Security and gender

Security planning under gender criteria is a priority goal of the municipal government.

Studies show that women are more afraid and have a greater perception of insecurity than men, irrespective of the victimisation suffered by each group. There is no direct relationship between the number of assaults suffered and the perception of security or insecurity. Many of the assaults that women may or do suffer create considerable insecurity, even if they are numerically small. This fear is an obstacle to enjoyment of their freedoms and achieving real and effective equality.

Women must not be made to be wholly responsible for their security by creating a feeling of blame which re-enforces social control: “that's what you get for not watching your bag” or “for going out alone” or “for going where you shouldn't go”... On the contrary, the responsibility for preventing assaults and guaranteeing a safe environment for women falls to society as a whole and not only on women. We need to recognise their feelings of fear as legitimate and guarantee a safe environment that empowers them and provides them with security and mobility.

Even today, public spaces in our cities are designed without taking into account the specific needs of women and the more vulnerable.

Most assaults suffered by women are not reported to the police. Other research methods are therefore required: specific surveys, group meetings, safety audits or other qualitative studies. For this reason, in 2013 and 2014, Barcelona City Council carried out a gender audit to improve municipal policies in this matter.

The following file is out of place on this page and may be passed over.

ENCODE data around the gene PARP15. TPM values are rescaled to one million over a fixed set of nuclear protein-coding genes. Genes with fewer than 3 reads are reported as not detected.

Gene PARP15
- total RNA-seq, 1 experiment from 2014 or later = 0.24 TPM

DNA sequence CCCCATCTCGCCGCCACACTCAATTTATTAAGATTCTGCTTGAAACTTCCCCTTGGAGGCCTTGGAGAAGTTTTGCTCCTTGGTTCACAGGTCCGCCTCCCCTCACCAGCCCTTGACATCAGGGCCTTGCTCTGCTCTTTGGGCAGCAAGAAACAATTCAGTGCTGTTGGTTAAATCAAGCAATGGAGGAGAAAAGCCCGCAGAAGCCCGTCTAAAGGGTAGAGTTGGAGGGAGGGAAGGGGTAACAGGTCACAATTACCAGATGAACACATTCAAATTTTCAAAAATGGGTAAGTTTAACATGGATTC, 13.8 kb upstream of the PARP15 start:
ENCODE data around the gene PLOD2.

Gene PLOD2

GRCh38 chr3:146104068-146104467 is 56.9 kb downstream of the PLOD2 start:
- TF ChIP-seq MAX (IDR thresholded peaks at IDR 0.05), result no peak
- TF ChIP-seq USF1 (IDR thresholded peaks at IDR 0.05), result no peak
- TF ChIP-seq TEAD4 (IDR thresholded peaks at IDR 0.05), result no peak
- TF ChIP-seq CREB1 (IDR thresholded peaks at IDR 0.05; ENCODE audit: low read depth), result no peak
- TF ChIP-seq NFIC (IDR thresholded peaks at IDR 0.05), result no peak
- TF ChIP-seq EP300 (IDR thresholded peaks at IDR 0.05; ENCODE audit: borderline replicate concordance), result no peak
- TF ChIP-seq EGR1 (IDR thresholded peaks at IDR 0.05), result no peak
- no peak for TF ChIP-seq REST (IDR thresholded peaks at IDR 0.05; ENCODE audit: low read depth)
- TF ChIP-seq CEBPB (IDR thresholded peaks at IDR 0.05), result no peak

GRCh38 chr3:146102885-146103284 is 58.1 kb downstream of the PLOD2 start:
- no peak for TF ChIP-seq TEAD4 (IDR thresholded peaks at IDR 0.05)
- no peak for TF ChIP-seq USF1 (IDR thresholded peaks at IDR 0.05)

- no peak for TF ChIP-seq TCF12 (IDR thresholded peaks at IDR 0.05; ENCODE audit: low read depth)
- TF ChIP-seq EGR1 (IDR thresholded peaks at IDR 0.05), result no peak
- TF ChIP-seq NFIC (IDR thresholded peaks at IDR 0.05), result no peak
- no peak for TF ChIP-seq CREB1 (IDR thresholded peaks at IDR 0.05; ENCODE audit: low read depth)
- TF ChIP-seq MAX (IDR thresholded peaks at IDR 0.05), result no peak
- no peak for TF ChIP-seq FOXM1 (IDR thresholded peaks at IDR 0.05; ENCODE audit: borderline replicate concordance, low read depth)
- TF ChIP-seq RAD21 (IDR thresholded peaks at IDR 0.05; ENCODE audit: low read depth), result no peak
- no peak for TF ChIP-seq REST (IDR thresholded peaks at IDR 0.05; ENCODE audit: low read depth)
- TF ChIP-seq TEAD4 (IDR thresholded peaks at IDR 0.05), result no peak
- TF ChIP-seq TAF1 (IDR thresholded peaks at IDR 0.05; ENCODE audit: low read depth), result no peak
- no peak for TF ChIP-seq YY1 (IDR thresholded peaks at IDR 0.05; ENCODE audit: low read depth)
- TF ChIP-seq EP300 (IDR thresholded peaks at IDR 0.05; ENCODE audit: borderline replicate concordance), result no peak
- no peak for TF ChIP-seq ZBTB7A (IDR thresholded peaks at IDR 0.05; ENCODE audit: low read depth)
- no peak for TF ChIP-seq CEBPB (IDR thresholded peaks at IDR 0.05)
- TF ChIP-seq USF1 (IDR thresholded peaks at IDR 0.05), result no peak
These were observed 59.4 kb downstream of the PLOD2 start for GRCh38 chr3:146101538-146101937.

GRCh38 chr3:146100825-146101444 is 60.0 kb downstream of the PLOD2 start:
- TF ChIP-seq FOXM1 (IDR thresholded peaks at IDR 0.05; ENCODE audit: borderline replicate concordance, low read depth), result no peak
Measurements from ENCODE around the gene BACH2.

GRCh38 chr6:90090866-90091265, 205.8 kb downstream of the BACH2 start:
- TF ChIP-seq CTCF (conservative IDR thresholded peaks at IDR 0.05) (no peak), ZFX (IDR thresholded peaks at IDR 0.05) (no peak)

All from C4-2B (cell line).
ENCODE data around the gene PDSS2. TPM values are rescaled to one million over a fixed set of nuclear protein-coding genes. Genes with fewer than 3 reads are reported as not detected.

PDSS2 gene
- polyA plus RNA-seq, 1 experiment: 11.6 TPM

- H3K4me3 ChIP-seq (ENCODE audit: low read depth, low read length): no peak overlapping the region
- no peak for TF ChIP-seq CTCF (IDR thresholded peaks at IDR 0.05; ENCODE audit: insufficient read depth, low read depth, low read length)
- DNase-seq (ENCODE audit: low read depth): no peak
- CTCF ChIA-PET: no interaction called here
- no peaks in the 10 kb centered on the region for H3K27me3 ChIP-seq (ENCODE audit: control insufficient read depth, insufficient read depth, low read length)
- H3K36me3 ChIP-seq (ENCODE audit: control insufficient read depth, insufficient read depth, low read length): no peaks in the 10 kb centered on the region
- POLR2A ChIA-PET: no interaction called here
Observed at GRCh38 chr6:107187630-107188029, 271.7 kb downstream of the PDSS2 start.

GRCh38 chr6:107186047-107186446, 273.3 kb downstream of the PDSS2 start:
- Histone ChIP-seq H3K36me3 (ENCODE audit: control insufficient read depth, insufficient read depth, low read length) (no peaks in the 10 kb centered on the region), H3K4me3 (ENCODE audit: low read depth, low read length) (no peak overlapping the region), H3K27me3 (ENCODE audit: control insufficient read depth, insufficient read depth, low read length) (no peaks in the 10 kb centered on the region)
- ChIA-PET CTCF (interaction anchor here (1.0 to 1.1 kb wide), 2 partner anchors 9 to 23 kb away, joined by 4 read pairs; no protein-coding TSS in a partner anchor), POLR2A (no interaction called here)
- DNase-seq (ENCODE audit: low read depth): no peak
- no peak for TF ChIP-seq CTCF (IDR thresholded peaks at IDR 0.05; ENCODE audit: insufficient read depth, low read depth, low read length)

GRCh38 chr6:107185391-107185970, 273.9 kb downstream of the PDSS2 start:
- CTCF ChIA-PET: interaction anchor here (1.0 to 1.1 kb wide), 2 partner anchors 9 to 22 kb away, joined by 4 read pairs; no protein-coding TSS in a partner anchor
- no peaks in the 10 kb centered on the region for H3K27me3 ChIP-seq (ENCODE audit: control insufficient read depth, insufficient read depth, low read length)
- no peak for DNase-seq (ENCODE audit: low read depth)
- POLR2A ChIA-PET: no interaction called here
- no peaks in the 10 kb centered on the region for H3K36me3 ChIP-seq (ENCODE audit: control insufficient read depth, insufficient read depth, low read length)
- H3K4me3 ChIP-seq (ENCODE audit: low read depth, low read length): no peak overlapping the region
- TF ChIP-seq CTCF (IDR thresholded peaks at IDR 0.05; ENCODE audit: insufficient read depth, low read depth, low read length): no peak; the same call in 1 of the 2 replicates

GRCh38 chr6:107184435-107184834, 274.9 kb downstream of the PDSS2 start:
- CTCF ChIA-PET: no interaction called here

The systemisation of information analysis from surveys or municipal registers by gender, the design and planning of public areas using gender criteria and the extended safety audit methods are just a few of the results of this audit that have become established in municipal action.

Between 2012 and 2015, a specific analysis was carried out by gender in the Barcelona Victimisation Survey which generated some ad hoc reports. As of 2016, this information has been systematically included in the main Survey report.


Security and Gender Audit

The Security and Mobility Commission agreed to the following on 7 March 2013:

As part of the development of the 2012-2015 Citizen Security Plan, the creation of a working committee was promoted, in which representatives of the Barcelona Women's Council and specialised institutions and organisations took part, together with municipal officers, in order to produce a gender audit and to propose methodological tools that would allow the inclusion of gender criteria in the management of the city and its public areas”.

The Security and Gender Working Committee was established on 22 May, following the Mayoral Decree of 29 April 2013, and a proposal was made to structure its work into two initial stages: 1) a preliminary analysis of the scope of the City Council's knowledge about this subject, and 2) a second stage that explored the possibilities, cost and methods of organisational change and innovation for implementing the proposed initiatives.

The audit focused on public areas, presenting a comprehensive vision of security that included aspects of community life, illegal actions, police interventions, mobility and uses of public areas.

The audit was closed in the autumn of 2014, with the idea of including security planning from a gender perspective in municipal organisation, in order to improve the general public's perception of security by including specific gender factors.